Pardon Me? The Call to Expunge Canadian Cannabis Records
Canada has passed a bill that will pardon individuals who have been convicted of cannabis crimes. However, some critics argue that the legislation doesn't go far enough.
On this day last year, Canada legalized marijuana for recreational use nationwide. While the rollout was admittedly slow, it was nonetheless a step forward for cannabis enthusiasts, consumers and entrepreneurs alike.
Following the legalization, many wondered what might happen to those who had previously been convicted of a cannabis-related crime, given that cannabis possession was no longer a crime.
Well, the Canadian government was right on it, as the Public Safety Minister Ralph Goodale—along with three other federal cabinet ministers—held a news conference the same day cannabis was legalized in Canada.
The conference confirmed that the Liberal government would introduce legislation that allowed Canadians who had been charged with cannabis possession to apply for a pardon. Goodale then went on to say that applicants won't have to pay a fee or suffer through the long waiting periods typically associated with the pardon process.
Historically, a pardon application can take up to ten years to process and cost $653. However, following the federal government's decision to pass the proposed bill—known as Bill C-93—in July 2019, both the fee and the waiting period for applicants were subsequently waived.
On the matter, Goodale stated that granting pardons is "a matter of basic fairness when older laws from a previous era are changed".
Cannabis possession convictions weren't rare prior to October 17th, 2018, and left many with tarnished records for possessing what we now know to be a relatively harmless, medicinal plant.
The Public Prosecution Service of Canada (PPSC)—which is often involved in drug-crime cases—found that more than 250,000 convictions had been recorded over the years for people caught having less than 30 grams of cannabis. Other estimates pegged the number even higher, with the Campaign for Cannabis Advocacy arguing that approximately 500,000 Canadians currently have marijuana possession convictions.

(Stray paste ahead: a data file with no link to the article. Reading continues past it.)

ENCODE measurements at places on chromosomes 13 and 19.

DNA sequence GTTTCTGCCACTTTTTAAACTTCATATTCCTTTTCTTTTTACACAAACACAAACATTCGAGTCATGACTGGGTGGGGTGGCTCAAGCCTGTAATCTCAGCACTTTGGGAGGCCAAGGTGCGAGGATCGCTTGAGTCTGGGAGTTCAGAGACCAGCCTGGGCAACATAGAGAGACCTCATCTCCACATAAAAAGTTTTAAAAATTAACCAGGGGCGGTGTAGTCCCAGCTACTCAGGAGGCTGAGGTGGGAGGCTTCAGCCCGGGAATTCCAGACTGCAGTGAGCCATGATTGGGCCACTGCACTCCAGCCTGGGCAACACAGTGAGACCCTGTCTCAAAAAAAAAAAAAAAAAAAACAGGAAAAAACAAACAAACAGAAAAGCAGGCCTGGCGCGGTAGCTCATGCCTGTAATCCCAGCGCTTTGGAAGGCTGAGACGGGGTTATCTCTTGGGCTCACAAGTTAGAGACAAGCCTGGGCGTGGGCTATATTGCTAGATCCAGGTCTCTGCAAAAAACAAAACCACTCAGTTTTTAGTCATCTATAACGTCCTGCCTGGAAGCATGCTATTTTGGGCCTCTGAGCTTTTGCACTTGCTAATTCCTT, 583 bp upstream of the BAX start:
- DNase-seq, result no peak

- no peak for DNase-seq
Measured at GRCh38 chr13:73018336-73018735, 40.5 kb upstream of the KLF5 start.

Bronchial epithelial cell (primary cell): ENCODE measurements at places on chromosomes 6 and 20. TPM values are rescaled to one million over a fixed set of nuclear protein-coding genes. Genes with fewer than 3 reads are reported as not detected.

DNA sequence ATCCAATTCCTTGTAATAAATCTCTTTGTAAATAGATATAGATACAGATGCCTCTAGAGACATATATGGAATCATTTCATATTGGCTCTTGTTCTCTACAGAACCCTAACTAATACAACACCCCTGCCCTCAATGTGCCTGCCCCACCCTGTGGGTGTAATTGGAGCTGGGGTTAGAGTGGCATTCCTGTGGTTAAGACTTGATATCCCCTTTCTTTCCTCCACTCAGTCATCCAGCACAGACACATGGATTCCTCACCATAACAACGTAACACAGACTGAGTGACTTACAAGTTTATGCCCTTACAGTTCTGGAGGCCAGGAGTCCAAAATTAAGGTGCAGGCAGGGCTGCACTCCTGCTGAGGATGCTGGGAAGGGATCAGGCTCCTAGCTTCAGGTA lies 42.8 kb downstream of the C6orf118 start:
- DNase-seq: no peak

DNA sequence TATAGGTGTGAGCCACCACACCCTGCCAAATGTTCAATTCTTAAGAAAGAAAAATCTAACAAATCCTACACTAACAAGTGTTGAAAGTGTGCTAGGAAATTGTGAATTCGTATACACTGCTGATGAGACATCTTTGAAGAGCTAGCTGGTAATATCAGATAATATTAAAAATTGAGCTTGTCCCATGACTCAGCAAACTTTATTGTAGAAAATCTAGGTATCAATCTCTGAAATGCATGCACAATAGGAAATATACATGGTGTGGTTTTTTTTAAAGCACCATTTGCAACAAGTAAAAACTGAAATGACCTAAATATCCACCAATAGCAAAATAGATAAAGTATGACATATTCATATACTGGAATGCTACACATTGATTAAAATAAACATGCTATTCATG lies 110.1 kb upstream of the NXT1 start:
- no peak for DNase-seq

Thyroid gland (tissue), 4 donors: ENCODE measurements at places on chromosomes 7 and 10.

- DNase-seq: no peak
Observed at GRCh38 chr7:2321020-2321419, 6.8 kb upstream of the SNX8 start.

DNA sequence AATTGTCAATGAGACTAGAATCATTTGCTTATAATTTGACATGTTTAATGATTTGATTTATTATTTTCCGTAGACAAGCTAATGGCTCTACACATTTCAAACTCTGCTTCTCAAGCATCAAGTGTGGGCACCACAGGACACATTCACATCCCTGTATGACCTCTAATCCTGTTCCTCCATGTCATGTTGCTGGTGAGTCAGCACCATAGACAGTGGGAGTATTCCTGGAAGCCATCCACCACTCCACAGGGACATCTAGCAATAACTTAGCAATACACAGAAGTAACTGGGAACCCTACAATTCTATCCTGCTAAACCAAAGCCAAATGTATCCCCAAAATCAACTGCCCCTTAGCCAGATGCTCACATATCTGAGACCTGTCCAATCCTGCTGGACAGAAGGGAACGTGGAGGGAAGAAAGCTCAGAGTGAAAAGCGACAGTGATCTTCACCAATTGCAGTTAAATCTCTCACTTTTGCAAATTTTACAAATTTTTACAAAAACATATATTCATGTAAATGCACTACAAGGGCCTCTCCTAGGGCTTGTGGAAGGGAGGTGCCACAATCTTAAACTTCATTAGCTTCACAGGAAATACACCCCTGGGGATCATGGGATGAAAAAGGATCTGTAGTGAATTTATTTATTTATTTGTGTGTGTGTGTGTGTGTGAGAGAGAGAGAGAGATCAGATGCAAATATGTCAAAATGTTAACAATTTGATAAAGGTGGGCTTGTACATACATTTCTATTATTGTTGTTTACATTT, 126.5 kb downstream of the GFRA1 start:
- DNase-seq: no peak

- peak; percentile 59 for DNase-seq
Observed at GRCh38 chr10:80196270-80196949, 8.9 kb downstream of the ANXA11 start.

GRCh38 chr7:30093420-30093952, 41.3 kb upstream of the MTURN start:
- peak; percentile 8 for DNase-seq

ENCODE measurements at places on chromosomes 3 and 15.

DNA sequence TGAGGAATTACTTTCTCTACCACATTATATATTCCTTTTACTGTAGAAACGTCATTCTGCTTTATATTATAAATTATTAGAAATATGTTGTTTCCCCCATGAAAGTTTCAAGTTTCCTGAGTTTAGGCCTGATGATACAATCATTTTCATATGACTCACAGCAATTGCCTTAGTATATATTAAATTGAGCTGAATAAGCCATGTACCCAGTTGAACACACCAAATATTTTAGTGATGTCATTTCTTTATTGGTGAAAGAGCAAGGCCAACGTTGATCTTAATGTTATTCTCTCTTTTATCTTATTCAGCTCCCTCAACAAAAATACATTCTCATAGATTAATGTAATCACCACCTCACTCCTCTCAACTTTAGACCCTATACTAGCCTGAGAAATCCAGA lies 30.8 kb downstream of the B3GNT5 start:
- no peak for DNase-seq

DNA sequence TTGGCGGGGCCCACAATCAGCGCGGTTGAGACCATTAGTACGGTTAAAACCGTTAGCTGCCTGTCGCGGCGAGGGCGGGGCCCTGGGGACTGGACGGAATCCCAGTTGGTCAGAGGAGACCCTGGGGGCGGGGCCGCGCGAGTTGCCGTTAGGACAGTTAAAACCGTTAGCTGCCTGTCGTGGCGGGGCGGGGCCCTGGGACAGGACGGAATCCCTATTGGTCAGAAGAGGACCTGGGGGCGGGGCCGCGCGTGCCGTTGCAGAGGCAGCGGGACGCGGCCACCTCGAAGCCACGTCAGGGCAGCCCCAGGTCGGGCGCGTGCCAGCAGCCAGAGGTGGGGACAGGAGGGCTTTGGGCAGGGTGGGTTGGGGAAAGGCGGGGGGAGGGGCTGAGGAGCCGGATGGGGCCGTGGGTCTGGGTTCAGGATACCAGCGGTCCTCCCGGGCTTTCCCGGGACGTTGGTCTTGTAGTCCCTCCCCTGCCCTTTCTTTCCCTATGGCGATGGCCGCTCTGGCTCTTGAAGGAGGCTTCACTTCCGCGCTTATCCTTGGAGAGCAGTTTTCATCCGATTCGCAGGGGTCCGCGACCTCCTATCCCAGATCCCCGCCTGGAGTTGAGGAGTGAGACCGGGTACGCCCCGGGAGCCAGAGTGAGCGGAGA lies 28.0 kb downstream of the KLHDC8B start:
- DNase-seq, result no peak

In the two years prior to legalization, nearly 7,000 people aged 25 and under were charged with marijuana possession, with 774 who were convicted. On top of this, over 8,300 people older than 25 were charged, with another 1,361 convicted.
Though some argue that merely pardoning a record isn't enough; instead, they are calling for the expungement of cannabis convictions. But what's the difference?
Expungement Versus Pardon
While some may use the term expungement and pardon interchangeably, the differences between the two are very important.
A pardon, in essence, is the government accepting wrongdoing. The criminal conviction remains, and the previously convicted will still have to tell potential employers and tenants that they were convicted of a drug crime. The only difference is that they may also tell the employer or landowner that they were officially pardoned from their crime.
While this is certainly a step in the right direction, many argue that pardons are merely symbolic, and still leave those convicted of cannabis crimes with a tarnished record.
An expungement, on the other hand, would clear cannabis convictions from an indivual's record entirely – in essence, tearing up the conviction and throwing it in the trash.
This means that individuals applying for housing applications or jobs would no longer have to signal that they had been previously convicted, which would—in theory—decrease the likelihood of discriminatory rejections.